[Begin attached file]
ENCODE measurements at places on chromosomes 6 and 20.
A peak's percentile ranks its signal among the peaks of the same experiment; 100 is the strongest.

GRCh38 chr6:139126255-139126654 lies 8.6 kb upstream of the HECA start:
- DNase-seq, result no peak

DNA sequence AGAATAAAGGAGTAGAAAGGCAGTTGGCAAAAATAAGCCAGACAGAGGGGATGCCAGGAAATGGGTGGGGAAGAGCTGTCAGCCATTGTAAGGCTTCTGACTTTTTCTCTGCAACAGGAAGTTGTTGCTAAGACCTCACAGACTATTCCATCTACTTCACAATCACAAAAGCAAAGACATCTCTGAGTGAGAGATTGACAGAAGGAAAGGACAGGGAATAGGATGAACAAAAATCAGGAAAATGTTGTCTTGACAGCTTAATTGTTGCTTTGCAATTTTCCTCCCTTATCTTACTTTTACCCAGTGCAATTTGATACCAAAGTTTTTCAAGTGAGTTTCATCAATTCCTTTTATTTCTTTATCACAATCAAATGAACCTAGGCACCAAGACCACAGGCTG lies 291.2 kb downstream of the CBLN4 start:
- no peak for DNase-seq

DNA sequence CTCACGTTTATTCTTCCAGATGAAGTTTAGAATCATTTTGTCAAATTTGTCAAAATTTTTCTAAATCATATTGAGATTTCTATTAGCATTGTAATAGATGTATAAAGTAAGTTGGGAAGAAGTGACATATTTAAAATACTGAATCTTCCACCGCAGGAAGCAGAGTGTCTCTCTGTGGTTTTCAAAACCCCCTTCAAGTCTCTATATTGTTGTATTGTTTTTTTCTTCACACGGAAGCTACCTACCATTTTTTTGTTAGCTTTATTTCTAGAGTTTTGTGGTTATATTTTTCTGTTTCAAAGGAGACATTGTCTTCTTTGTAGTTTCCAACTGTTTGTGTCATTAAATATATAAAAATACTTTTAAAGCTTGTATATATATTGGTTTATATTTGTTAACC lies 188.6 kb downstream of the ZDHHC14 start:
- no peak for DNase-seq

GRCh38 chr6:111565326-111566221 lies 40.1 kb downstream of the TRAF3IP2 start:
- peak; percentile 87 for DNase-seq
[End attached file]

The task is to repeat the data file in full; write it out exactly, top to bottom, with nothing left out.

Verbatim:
ENCODE measurements at places on chromosomes 6 and 20.
A peak's percentile ranks its signal among the peaks of the same experiment; 100 is the strongest.

GRCh38 chr6:139126255-139126654 lies 8.6 kb upstream of the HECA start:
- DNase-seq, result no peak

DNA sequence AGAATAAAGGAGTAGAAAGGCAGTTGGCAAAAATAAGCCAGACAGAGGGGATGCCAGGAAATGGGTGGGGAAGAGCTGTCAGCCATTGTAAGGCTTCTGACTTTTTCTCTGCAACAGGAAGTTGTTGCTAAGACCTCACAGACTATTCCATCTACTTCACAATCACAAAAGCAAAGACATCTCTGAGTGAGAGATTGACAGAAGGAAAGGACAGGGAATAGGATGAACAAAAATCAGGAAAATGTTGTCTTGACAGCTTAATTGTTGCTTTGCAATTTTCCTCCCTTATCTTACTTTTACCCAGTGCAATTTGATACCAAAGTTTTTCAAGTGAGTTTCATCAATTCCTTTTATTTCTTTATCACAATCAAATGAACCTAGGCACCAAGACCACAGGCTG lies 291.2 kb downstream of the CBLN4 start:
- no peak for DNase-seq

DNA sequence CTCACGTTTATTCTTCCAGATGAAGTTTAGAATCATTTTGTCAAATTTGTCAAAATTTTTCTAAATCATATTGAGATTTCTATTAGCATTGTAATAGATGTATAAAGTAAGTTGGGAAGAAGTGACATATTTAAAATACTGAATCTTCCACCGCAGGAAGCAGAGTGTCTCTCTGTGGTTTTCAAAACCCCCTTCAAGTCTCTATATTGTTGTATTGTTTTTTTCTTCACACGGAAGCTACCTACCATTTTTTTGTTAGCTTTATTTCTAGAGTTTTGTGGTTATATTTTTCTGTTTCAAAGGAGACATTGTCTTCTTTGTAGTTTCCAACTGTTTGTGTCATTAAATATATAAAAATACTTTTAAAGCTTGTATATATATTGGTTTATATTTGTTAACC lies 188.6 kb downstream of the ZDHHC14 start:
- no peak for DNase-seq

GRCh38 chr6:111565326-111566221 lies 40.1 kb downstream of the TRAF3IP2 start:
- peak; percentile 87 for DNase-seq